* This is the instruction for preparing your chicken and broth
I begin by placing olive oil and butter in a soup pot. When butter melts but not brown I add onions keeping the heat low enough to not burn the onions and garlic but just enough to sweat them very well. Next, I add celery and peppers stirring in the flour a little at a time, until I have a nice rue consistency until you have nice light colored rue. Add chicken which you have torn into bite sizes, and little by little stirring after each additions so as not to disturb or lump your rue add chicken broth beginning with only a half cup or so, until it is all in the rue, keep stirring until all is smooth add corn and cook very slowly.
About fifteen minutes before serving add cream, pimento and all the seasonings cooking slowly never bringing to a boil.
I make huge biscuits and split and butter them and toast them brown chopping a bit of parsley and chives, I serve the soup with the biscuit half on top with sprinkling of parsley and chives, toss just a smidgeon of paprika if you choose.
I hope you and your family enjoy this as much as three generations here have.
This is actually a recipe my mother made all my life. I have tweaked it a bit here and there and I believe it is better. It is not the flavor that made my mother's so delicious; it was the environment around the making.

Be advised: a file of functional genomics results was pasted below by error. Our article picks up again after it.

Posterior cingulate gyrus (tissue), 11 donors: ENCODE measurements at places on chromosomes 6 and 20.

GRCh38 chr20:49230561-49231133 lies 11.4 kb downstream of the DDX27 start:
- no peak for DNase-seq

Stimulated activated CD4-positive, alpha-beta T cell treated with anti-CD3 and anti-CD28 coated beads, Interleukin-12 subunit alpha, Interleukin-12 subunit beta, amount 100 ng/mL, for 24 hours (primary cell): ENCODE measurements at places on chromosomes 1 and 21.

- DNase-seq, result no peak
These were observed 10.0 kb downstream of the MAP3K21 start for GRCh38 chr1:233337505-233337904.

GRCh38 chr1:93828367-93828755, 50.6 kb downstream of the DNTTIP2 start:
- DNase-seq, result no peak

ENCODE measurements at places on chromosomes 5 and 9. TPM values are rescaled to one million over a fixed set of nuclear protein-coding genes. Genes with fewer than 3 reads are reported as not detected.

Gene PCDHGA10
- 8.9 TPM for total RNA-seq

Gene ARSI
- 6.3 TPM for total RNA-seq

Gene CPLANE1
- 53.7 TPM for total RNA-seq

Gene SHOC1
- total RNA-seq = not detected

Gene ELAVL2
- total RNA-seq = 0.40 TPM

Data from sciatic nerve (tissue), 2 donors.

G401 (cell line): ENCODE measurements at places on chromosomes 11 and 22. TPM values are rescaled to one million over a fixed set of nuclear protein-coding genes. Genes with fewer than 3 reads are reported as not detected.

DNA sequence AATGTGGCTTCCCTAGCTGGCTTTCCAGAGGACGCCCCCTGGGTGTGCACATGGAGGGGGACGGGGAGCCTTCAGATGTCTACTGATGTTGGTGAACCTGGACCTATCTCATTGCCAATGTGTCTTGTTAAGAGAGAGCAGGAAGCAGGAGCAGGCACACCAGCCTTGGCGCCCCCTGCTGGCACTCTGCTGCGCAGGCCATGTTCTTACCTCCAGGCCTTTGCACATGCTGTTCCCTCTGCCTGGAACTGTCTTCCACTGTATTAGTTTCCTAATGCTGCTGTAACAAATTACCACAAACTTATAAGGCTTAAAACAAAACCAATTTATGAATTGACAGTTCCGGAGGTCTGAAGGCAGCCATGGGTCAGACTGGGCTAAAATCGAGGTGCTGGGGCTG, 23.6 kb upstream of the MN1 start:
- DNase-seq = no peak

We ate fresh foods in their growing season but Mama always 'put by' stuff as she called it. She cut off wonderful and beautiful yellow corn for freezing. It naturally had some of the creamy part of the corn. She did not make rue. I make rue because I use whole kernel and no corn cream. In addition, Mama needed more thickening in the soup, thus the dumplings. Spring was also the season for wonderful fresh young friars for chicken. * Mama would boil several chickens in a huge enamel pot of water in which she had added salt, a little sage, rosemary, pepper, home grown garlic and of course a bunch of pepper. She rubbed the chicken in lemon juice. All the chickens were very fat and she skinned them because she did not like all that fat in the canned broth. She stuffed two large full breasts in each quart jar and covered it with broth. These were for these sorts of soup and other special dishes in the winter, the legs and thighs were for making dumplings (she put dumplings in here corn soup). She canned pieces to add to the dressing, we always had lots of good food, without lots of cost in the winter. I have updated her work as my own to meet the times. Be blessed in preparation, presentation and eating, Mama was!
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